In my openion, the test is approporiate for this kind of investigation. My only concern is the effect of autocorrelation. Judging by the simulations supplied by Willis #42 and my experience with tau, the existence of autocorrelation in each series increases the variance of the test statistic, resulting in more rejections (or equivalently highly significant test statistic values) than when each series is random.

]]>Gotta run, more later,

w.

]]>What would you do with it if you knew it ? With more discrepancies between series, R is low and W drops accordingly. That’s the logic of the test, no matter how R is composed.

I fear you misunderstand my point. Inherently, there is nothing to distinguish between a Kendall W comprised of six identical Spearman Rank correlations between k=4 datasets (lets say all of the R’s are 0.5), and a Kendall W comprised of six Spearman Rank correlations of R = (0, 0.25, 0.5, 0.5, 0.75, 1). Because the averages are equal, both give a W statistic of (3*R+1)/4 = 0.625

I hold that in the second case, the Kendall W will have a greater inherent inaccuracy than in the first, and that the way to deal with this is to put error bars on the Concordance figure. This is particularly true when a claim is made (as in Briffa 2008) that a slight change in the W statistic has some larger significance. If the slight change is less than the sum in quadrature of the relevant errors, then it has no statistical significance.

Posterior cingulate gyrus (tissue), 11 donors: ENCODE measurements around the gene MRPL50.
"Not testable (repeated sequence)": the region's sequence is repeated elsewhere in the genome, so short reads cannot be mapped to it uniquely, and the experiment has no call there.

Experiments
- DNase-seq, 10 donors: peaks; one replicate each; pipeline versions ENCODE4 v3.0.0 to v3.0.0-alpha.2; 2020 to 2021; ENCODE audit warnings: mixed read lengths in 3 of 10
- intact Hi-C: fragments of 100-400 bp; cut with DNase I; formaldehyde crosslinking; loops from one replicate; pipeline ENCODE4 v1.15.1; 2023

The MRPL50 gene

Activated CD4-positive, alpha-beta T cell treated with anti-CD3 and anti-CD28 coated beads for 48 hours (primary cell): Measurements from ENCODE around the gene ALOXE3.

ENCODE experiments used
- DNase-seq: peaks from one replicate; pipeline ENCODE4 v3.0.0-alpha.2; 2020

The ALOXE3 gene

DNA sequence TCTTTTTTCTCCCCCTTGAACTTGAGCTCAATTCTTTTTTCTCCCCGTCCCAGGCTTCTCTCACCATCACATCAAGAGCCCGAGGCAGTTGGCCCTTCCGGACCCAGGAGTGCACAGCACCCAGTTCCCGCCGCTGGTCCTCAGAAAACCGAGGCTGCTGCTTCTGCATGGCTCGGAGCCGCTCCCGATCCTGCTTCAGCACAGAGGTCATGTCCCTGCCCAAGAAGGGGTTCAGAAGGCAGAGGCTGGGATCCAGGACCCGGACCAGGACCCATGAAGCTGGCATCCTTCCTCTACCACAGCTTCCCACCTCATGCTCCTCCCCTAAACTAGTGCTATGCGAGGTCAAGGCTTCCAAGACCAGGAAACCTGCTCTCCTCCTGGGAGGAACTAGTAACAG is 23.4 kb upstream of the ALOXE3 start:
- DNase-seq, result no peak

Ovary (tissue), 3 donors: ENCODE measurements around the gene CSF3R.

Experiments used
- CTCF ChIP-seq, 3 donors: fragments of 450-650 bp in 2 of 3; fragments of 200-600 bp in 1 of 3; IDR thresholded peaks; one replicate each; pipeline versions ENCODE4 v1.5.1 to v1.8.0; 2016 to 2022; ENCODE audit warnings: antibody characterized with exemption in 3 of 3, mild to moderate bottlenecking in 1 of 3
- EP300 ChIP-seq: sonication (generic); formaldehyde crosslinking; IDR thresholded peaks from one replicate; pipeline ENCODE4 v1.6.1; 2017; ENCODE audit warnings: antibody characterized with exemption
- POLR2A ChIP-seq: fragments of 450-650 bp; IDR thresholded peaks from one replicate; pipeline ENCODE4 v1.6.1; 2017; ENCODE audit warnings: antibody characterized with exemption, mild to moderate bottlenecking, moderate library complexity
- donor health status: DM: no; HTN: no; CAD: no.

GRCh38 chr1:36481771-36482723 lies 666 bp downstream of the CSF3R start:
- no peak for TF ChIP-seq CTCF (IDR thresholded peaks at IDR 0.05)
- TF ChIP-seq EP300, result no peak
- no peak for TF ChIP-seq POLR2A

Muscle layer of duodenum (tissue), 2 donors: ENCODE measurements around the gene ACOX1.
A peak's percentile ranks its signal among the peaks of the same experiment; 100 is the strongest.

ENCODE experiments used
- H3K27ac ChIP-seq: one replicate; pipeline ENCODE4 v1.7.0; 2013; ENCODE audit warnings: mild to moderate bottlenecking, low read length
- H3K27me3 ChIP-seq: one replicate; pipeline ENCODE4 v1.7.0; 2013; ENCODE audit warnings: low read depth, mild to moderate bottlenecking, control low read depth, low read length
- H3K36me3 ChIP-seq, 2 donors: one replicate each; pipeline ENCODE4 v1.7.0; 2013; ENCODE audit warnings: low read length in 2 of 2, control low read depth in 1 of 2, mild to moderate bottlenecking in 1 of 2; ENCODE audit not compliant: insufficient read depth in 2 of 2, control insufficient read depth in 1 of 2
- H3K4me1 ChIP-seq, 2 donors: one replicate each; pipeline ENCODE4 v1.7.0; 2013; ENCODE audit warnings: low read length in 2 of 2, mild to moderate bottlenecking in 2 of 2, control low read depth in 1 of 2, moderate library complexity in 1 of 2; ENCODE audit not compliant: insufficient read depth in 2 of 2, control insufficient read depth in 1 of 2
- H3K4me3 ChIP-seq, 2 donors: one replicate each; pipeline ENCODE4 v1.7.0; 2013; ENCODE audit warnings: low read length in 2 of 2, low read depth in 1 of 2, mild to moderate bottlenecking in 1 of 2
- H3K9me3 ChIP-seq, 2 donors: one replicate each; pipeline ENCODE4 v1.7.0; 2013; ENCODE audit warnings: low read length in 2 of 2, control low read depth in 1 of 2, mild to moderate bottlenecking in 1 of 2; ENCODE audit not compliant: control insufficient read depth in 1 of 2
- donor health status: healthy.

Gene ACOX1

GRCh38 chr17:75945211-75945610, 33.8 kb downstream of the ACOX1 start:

w.

]]>I would still be interested on your take on how Briffa used Kendall W both specifically with respect to the results (How should he have stated his results?) and from a pure measurement point of view ( Would you have used this measure?). ]]>

Thanks for the explanation. However, in his book “Rank Correlation Methods (1948)”, Kendall writes about tau (section 1.13): “…… and thus has evident recommendations as a measure of the concordance between two rankings.”

There should be no problem in calling perfect negative correlation between two rankings “discordance” or “perfect disagreement” which is also used by Kendall in section 1.8 in his book. Of course for three or more rankings we can only talk about concordance or discordance.

I was referring to Kendall’s Tau, another measure of concordance….

In fact, it’s a measure of correlation, let’s not confound the concepts. Imagine you have the series x = (1,2,3,4) and y = (1,2,3,4). Then you have perfect correlation and perfect concordance (agreement between series). With y = (4,3,2,1) instead, you still have perfect (negative) correlation, but zero concordance.

# 61 Willis :

The Kendall W is defined as….

BTW,the original definition is a different one. The computation through the average rank correlations is just one way. Conover (“Practical Nonparametric Statistics”) explains the interrelationships between Kendall’s W, Friedman Test (a rank-based analysis of variance) and average Spearman’s rho.

…there is another uncertainty in the calculation of W, which is the standard error of the mean of the… pairwise rank coefficients.

Without the data, however, there’s no way to tell how large that uncertainty is.

What would you do with it if you knew it ? With more discrepancies between series, R is low and W drops accordingly. That’s the logic of the test, no matter how R is composed.

]]>You’re welcome. Just don’t go holding your breath, OK?

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